Another article published this month in Nature jobs discusses the burden on non-native English speaking scientists of having to write and present in English. Quoting Japanese and Korean researchers, the story suggests that the sheer time it takes to learn and write English reduces productivity in the lab. Furthermore, proficiency in English can give a researcher a certain caché that can actually have a real impact on a career within their own national context, and conversely poor ability in English can hamper career advancement.
What interested me was the arguments given by researchers from Japan to Korea to Spain for the importance of researchers continuing to communicate their work in their own language. This may be particularly important to keep technicians well-informed, and to keep up public interest in research.
The duty to communicate
The bottom line is that every researcher, whether English speaker or not, has the responsibility to communicate their results to both to their scientific peers, and to anyone else who may be interested in their work.
In my experience as a writer about science and medicine, it is scientists and physicians in the US who are perhaps most aware of this need. They consistently present their data at meetings in a professional and engaging manner, and their institutions often provide press releases and support for any interested journalists.
Yes, they have the major advantage of English. But in the end, the responsibility to communicate results rests with each researcher, and they must do whatever it takes to be heard and understood. For a scientist in Japan this may mean struggling to prepare a talk in English for an international conference, but may also involve writing a review or commentary in Japanese for their home audience. And if they are about to publish key results, it may mean press releases in both Japanese and English, that include a link to their well-organised bilingual website.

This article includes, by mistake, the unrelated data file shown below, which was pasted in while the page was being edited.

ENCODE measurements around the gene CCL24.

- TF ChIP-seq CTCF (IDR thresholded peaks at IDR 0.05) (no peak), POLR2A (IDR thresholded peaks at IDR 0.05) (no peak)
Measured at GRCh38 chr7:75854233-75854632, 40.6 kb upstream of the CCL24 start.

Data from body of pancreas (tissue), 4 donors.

What is your experience? If English is mandated in your institute to what degree does the institute provide training and support? I would be interested in any comments readers had.
Thursday, February 1, 2019
Competition to publish in the best journals is very tough. Science says “we are able to publish only a small fraction of the manuscripts we receive.” The Lancet rejects 90% of the 10,000 manuscripts submitted each year before peer review.
This becomes an even greater challenge for anyone whose first language is not English. Your manuscript can be rejected on the basis of poor English alone. But even native English speakers make common mistakes that make their papers confused and hard to read.
Clear language and logical explanations of results will catch the attention of readers and editors. This blog aims to help you make your manuscripts clearer and more likely to be accepted.
It is also very helpful to have a good understanding of the publishing process — how journals work, how editors think — if you want to maximise your chances of seeing your work in print. We will discuss this as well here.